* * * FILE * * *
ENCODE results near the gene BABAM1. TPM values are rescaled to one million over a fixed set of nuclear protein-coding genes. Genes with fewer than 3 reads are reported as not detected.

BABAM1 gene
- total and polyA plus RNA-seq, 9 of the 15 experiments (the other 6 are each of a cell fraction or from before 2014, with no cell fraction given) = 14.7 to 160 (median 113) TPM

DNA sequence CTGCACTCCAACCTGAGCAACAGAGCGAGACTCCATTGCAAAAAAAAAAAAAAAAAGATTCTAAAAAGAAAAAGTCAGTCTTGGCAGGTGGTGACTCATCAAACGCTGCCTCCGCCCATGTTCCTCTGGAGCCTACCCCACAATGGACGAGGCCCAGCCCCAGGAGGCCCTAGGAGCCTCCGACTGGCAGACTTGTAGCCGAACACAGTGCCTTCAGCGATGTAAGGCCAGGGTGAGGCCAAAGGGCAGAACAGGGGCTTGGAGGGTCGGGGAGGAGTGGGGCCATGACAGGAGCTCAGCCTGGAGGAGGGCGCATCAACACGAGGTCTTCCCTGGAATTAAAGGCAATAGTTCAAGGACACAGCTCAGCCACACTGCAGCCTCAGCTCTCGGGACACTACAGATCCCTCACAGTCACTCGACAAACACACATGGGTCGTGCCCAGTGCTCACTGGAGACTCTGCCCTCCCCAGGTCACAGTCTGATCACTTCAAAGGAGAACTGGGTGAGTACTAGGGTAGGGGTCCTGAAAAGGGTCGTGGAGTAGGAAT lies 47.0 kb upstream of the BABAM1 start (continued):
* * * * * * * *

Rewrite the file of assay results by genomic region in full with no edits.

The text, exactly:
ENCODE results near the gene BABAM1. TPM values are rescaled to one million over a fixed set of nuclear protein-coding genes. Genes with fewer than 3 reads are reported as not detected.

BABAM1 gene
- total and polyA plus RNA-seq, 9 of the 15 experiments (the other 6 are each of a cell fraction or from before 2014, with no cell fraction given) = 14.7 to 160 (median 113) TPM

DNA sequence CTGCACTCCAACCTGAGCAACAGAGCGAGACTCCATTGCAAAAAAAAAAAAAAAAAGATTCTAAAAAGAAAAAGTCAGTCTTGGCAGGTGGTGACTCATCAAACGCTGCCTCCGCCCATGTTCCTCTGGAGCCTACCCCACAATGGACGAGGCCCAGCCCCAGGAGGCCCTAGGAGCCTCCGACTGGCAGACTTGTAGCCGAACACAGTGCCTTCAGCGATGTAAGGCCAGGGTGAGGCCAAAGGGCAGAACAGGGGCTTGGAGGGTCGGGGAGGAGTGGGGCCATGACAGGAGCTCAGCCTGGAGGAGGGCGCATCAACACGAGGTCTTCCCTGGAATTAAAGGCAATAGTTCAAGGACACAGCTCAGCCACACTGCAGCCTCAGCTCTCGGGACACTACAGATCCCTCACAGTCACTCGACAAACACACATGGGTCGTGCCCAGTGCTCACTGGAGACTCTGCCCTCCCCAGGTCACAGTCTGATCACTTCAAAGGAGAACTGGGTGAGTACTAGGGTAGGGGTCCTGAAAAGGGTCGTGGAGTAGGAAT lies 47.0 kb upstream of the BABAM1 start (continued):